EU ambassadors meeting in Brussels yesterday decided that the Lisbon summit, originally scheduled for April 5, would have to be postponed indefinitely.
In some circles, I guess, this is bad.
"In the present circumstances it would not be possible to achieve the broadest participation at the highest-level by both sides," a statement said. "It would therefore be in the best interests of EU-African relations to postpone the summit." The decision coincided with the long-delayed renewal of EU sanctions against the Mugabe regime, targeted because of democratic and human rights abuses, the seizure of white farms and a crackdown on the media. The punitive measures were rolled over only after weeks of embarrassing public disarray in Europe.
Were the French embarrassed? I don't think so.
The price was reluctant caving-in acquiescence in a controversial visit by the Zimbabwean president to a Franco-African summit in Paris next week. President Jacques Chirac had insisted that the invitation was justified because of the need for plotting dialogue with Mr Mugabe. But his many critics, including a furious Tony Blair, said he was making a mockery of EU attempts to forge a common foreign policy.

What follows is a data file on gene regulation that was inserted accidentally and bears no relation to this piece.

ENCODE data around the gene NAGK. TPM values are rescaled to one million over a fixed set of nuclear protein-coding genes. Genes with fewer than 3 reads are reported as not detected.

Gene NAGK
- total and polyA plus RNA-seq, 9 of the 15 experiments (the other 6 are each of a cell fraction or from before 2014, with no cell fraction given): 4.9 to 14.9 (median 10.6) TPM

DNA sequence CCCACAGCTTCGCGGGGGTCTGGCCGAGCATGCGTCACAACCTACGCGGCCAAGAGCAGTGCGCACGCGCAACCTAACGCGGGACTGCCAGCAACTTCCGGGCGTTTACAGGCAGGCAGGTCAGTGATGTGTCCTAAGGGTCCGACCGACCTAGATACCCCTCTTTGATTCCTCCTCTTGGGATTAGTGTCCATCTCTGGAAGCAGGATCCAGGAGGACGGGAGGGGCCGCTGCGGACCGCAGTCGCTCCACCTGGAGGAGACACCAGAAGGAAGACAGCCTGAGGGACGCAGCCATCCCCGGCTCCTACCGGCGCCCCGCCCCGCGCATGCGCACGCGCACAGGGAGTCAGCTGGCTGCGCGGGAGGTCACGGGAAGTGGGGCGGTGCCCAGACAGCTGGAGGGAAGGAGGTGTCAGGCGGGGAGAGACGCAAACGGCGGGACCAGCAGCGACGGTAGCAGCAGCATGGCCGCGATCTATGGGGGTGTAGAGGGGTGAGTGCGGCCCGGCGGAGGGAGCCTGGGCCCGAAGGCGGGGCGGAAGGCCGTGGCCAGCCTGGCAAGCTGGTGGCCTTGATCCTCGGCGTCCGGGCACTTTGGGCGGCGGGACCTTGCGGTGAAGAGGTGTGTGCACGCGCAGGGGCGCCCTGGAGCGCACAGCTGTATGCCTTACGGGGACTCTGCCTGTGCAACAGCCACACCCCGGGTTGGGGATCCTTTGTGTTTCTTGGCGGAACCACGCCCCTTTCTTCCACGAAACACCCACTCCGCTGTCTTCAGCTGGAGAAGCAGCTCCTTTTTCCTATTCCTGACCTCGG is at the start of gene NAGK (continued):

Let's see now, what's that old saying about the enemy of my enemy is my friend? Hmmm, France and the Brits aren't getting along, and Bob hates the Brits, so ...
France made clear, however, that it would block the renewal of the sanctions if it did not get its way.
Rotten unilateralists.
The measures include a visa ban on Mr Mugabe, and some 70 of his ministers and senior aides, a freeze on their financial assets, and an arms embargo.
"No shopping spree on Fleet Street for you, Bob!"